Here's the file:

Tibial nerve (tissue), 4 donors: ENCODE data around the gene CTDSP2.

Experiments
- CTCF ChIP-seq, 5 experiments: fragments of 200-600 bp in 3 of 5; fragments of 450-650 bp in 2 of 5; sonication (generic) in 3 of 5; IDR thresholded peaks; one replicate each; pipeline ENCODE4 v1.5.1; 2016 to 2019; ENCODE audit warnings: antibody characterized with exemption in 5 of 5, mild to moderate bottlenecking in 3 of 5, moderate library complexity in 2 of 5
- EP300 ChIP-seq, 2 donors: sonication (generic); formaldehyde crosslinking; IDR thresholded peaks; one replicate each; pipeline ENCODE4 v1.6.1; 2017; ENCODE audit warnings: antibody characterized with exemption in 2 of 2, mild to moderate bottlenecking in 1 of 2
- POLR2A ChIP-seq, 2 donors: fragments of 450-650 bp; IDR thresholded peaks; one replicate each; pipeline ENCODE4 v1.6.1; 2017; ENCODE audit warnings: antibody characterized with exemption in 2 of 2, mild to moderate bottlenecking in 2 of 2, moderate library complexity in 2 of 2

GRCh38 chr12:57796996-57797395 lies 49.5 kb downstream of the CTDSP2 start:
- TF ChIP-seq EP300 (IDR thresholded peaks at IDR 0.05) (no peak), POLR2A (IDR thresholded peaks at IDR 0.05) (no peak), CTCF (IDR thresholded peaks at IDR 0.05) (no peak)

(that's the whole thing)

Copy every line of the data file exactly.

Tibial nerve (tissue), 4 donors: ENCODE data around the gene CTDSP2.

Experiments
- CTCF ChIP-seq, 5 experiments: fragments of 200-600 bp in 3 of 5; fragments of 450-650 bp in 2 of 5; sonication (generic) in 3 of 5; IDR thresholded peaks; one replicate each; pipeline ENCODE4 v1.5.1; 2016 to 2019; ENCODE audit warnings: antibody characterized with exemption in 5 of 5, mild to moderate bottlenecking in 3 of 5, moderate library complexity in 2 of 5
- EP300 ChIP-seq, 2 donors: sonication (generic); formaldehyde crosslinking; IDR thresholded peaks; one replicate each; pipeline ENCODE4 v1.6.1; 2017; ENCODE audit warnings: antibody characterized with exemption in 2 of 2, mild to moderate bottlenecking in 1 of 2
- POLR2A ChIP-seq, 2 donors: fragments of 450-650 bp; IDR thresholded peaks; one replicate each; pipeline ENCODE4 v1.6.1; 2017; ENCODE audit warnings: antibody characterized with exemption in 2 of 2, mild to moderate bottlenecking in 2 of 2, moderate library complexity in 2 of 2

GRCh38 chr12:57796996-57797395 lies 49.5 kb downstream of the CTDSP2 start:
- TF ChIP-seq EP300 (IDR thresholded peaks at IDR 0.05) (no peak), POLR2A (IDR thresholded peaks at IDR 0.05) (no peak), CTCF (IDR thresholded peaks at IDR 0.05) (no peak)